As the national final season has come to a close, we are about to witness a rather quiet time, as usually, pre-contest parties would normally take place around Europe starting at this point. However, not all is all good and clear as one would like to think, and it would seem like that the drama has now reached North Macedonia.
Has a war started? Are lives in danger? No… it’s all because of the music video for the North Macedonian song. Last week, North Macedonia’s representative Vasil Garvanliev, finally dropped his Eurovision Song Contest entry for the 2021 contest, and something unfortunate appeared in that video(See picture).
The entire controversy is about what appears to be something that represents a “Bulgarian Flag”.
This unfortunate shot in the music video led to huge backlash within North Macedonia, to the point, where the national broadcaster MRT decided that a “Re-evaluation” would take place, about North Macedonia’s participation in the upcoming contest, to be held in Rotterdam.
The North Macedonian Eurovision Twitter account even posted the following tweet a few hours ago, at the time of writing this article, which included an statement from the North Macedonian Head of Delegation, Meri Popova.
🇲🇰Official statement regarding this year's participation. pic.twitter.com/vodpXo4p4W
— 🇲🇰 Macedonia in Eurovision (@esc_macedonia) March 16, 2021
To most of our readers, this might seem like something that is absurd and pointless, and even as far as ridiculous that such an error in the music video, could potentially lead to a country withdrawing. Yet, there’s clearly a reason of all of this trouble, which we’ll get into in a bit.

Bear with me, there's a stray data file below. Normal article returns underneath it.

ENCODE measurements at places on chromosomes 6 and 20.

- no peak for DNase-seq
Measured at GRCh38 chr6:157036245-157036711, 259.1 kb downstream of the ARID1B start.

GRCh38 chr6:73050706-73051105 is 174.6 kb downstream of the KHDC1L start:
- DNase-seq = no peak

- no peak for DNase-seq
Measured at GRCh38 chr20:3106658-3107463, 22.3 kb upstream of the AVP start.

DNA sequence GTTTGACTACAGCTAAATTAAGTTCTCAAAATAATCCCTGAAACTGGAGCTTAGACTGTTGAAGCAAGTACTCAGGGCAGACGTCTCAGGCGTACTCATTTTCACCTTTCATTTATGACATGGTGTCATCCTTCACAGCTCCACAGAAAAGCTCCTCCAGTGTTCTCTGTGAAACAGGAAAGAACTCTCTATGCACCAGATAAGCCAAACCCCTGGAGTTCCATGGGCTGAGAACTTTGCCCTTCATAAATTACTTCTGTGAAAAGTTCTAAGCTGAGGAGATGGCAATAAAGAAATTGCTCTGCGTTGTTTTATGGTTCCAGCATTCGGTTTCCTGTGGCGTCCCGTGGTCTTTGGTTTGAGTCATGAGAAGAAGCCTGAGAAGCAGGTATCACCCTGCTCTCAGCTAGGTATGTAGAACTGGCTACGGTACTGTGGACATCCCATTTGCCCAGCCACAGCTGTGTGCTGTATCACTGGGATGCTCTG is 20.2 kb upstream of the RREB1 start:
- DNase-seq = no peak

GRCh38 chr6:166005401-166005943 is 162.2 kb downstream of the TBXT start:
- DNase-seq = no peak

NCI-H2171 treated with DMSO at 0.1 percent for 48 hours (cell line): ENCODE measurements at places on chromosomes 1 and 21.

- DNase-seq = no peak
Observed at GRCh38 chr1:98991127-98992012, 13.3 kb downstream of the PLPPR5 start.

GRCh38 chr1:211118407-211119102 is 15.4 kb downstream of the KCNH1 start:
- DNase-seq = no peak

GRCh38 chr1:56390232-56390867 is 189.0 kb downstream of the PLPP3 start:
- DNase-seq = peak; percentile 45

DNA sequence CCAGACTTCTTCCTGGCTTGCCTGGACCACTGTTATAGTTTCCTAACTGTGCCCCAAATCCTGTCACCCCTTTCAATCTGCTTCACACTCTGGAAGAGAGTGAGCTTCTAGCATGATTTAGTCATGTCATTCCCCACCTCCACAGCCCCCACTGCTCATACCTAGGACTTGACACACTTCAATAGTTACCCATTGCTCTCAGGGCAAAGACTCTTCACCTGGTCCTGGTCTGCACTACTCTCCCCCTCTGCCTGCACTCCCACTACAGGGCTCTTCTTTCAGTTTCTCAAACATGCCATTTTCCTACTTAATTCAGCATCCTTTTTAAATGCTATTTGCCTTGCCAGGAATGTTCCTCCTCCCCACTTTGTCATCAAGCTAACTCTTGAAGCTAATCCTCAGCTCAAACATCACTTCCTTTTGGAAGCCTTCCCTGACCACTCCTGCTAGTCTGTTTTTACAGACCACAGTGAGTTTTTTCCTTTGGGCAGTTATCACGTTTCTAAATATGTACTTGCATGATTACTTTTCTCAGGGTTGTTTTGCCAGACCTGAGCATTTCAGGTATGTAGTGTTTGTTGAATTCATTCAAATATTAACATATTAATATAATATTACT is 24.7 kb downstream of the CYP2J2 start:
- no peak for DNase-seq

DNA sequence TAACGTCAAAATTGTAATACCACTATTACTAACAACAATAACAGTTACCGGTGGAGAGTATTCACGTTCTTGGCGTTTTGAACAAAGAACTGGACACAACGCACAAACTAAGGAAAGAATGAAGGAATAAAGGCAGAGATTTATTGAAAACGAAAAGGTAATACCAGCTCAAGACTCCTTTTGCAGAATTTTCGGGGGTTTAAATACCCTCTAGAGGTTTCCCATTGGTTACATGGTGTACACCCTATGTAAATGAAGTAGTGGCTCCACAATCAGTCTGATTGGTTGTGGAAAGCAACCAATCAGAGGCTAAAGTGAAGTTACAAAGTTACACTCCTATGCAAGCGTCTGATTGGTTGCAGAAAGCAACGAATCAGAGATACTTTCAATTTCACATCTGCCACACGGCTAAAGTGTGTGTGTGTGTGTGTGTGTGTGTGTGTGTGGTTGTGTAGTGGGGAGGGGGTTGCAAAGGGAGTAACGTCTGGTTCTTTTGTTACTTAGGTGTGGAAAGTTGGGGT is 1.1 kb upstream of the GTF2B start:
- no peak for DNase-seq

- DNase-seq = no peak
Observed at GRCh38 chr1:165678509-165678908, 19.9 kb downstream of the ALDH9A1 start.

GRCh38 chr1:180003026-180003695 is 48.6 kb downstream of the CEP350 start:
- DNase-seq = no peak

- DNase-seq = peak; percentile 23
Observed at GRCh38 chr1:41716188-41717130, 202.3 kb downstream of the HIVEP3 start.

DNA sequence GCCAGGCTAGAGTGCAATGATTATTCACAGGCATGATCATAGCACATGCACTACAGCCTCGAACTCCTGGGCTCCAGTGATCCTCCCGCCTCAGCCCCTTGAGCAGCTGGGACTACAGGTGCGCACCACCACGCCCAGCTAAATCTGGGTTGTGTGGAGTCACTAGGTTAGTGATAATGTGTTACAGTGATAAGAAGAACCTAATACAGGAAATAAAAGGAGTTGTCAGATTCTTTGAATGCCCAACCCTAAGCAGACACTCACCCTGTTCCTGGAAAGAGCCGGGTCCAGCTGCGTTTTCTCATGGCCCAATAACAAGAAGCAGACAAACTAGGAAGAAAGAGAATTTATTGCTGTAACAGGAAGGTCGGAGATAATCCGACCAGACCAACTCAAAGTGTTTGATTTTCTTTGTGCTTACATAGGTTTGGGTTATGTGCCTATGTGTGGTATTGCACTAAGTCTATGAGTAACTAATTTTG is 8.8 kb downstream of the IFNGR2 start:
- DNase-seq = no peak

However, this is clearly something of importance, considering that it has gotten to this point, since the release of the now deleted music video. An online petition was created, which within hours gathered thousands of signatures, and is still rising in the numbers. This easily becomes a huge deal in a small country as North Macedonia, especially when the question is about national ethnicity.
The Bulgarian Feud
As mentioned, we would get into the explanation about the entire deal. Most Eurovision fans that have followed the contest closely already know about the problem the country already has with Greece, regarding the name of the country. However, the deal with Bulgaria is about ethnicity among the people of North Macedonia.
In short, North Macedonia was part of Yugoslavia until it dissolved, and became an independent country in 1991 (yes, I know, North Macedonia has a long history, but that’s not the main point right now). Already when North Macedonia declared independence from the breaking Yugoslavia, they were already dealing with the trouble of the name of the country. Back then, the country became known as “Macedonia”, which upset the Greek ever since, due to the historic meaning of the general word “Macedonian”. (As in we go all the way back to Alexander The Great)
Anyhow, when North Macedonia broke away from Yugoslavia, it was relatively done peacefully(Slovenia got away peacefully as well), since the people of today’s North Macedonia, never really was identified as Serbs, Croats, or Montenegrins as most of the former Yugoslavia consisted of. The first nation to even recognize the independence of North Macedonia back in 1991, was Bulgaria!